How To Stop The Foreclosure Process
There are a myriad of ways that unforeseen hardships can change the joy of owning a home into an incredible burden. Maybe you've lost your job, or have unexpected medical bills beginning to pile up, or your monthly mortgage payments have increased beyond your current budget. No matter what the cause of your troubles, ignoring the problem won't help, it will only make it worse. You must act quickly to resolve the issue.
The following are a few examples of how to stop a foreclosure on your home:
1. Look for Other Sources - Most homeowners don't realize they have a variety of resources that can aid in making mortgage payments to avoid foreclosure. Consider the income created by unemployment or disability insurance and your savings as possible cash-flow resources. Other examples include slashing the household budget by trading in expensive items like cars, boats, and motorcycles for cash. Even retirement funds can be used, but beware that many people with access to their retirement funds can be penalized for early withdraw and face increased income taxes.
2. Contact Your Lender - If you have reviewed all possibilities of creating cash-flow to pay your mortgage, then it's time to reach out to your lender. Do this as soon as possible! Your ultimate goal in contacting your lender is to create an agreement that will alter your mortgage so that foreclosure proceedings can be stopped before they are finalized.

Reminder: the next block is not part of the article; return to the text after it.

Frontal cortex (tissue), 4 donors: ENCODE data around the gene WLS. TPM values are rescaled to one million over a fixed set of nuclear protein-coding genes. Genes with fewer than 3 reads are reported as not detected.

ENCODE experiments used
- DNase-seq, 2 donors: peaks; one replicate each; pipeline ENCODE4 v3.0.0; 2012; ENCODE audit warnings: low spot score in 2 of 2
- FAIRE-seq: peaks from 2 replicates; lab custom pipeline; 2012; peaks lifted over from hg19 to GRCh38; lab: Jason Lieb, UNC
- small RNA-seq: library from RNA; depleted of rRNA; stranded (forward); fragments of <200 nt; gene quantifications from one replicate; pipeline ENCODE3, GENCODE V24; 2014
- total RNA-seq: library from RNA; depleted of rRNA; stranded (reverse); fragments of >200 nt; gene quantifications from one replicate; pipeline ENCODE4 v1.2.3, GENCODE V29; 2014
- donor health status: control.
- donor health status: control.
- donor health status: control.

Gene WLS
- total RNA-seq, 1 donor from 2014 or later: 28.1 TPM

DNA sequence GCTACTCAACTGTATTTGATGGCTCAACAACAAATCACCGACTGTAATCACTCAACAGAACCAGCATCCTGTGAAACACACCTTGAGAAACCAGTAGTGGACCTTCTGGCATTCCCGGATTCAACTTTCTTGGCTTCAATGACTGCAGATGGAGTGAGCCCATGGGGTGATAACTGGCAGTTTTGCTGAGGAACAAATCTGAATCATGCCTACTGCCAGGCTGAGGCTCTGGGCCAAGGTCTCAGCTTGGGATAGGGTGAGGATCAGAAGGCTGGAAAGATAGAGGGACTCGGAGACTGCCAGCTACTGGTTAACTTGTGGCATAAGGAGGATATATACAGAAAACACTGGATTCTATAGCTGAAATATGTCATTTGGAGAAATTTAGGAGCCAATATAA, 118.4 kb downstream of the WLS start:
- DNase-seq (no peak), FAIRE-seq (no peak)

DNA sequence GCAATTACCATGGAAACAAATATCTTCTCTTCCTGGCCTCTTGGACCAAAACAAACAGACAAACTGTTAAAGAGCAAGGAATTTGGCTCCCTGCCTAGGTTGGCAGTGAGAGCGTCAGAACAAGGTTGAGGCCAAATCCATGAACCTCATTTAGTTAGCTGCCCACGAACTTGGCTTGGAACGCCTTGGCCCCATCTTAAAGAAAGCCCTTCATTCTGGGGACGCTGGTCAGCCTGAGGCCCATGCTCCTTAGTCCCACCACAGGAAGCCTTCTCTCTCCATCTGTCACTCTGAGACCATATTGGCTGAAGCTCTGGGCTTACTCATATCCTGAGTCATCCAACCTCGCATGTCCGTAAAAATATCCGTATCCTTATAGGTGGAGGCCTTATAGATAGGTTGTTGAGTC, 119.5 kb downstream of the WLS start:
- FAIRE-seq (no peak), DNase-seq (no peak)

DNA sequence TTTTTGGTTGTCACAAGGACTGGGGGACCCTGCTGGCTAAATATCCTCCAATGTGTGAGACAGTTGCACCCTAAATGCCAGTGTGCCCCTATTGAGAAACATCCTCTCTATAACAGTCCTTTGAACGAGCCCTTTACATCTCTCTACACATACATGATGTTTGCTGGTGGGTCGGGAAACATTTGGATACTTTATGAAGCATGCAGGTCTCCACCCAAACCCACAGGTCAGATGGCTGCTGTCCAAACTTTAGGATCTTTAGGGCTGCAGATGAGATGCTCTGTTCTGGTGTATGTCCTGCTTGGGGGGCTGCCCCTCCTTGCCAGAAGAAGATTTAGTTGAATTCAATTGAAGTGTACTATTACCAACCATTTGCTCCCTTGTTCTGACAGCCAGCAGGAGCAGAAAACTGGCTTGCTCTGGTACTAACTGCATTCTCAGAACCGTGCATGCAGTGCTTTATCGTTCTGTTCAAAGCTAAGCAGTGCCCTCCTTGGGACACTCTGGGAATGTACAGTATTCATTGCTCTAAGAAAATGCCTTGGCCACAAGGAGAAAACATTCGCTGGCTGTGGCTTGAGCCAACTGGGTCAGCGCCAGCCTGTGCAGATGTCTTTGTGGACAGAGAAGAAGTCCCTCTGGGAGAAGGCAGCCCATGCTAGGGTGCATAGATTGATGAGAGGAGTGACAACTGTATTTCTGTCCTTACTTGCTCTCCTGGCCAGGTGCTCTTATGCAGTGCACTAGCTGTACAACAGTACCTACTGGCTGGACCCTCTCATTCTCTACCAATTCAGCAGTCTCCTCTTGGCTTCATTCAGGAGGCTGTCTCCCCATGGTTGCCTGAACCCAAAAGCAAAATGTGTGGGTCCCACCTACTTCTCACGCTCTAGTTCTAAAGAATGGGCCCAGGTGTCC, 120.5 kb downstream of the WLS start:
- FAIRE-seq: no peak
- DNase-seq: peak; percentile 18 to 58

3. Review the Options - After contacting your lender, or in some cases the servicing company that handles the loan for an investor, you may have other options available. Typically lenders are not required to make adjustments to your loan, but many will consider it a viable option--one that benefits the lender and you and can include refinancing.
Possible options to discuss with your lender include:
- Deed in Lieu of Foreclosure - In this option, your lender may accept the return of the title to your home, but beware that the lender may still sue for loss and report any uncollected funds due to loss to the IRS as taxable income to you. This option may have negative effects on your credit report.
- Claim Advance - If you have a private mortgage lender, they will often provide a cash advance to bring your loan payments up to date. Sometimes this money is interest free and may not have to be repaid for years.
- Re-Amortization - In this option the payments you have missed are added to the balance of the loan, making your account current. Your debt will increase and your monthly payments will be higher unless the lender also agrees to extend the term of the loan.
- Short Sale - Considered by many one of the best options available to avoid foreclosure, the short sale is an increasingly popular option. In this option, the lender accepts less than what you owe on the property, relieving the homeowner of debt. Lenders are often willing to accept a short sale because it greatly reduces the expense and time involved in foreclosure proceedings. In most cases, a short sale does less damage to your credit than a foreclosure. A qualified REALTOR® will be exceptionally helpful in completing the short sale process with you.
One note of warning, beware of any company claiming that they guarantee they can stop any foreclosure no matter what you owe. The Federal Trade Commission recently compiled a list of warning signs that a "foreclosure fixer" company may be a scheme. Those warnings include any company that requires you to pay for services upfront, tells you to send mortgage payments to it directly, or asks you to turn over the property deed, or tells you to avoid contacting your lender directly.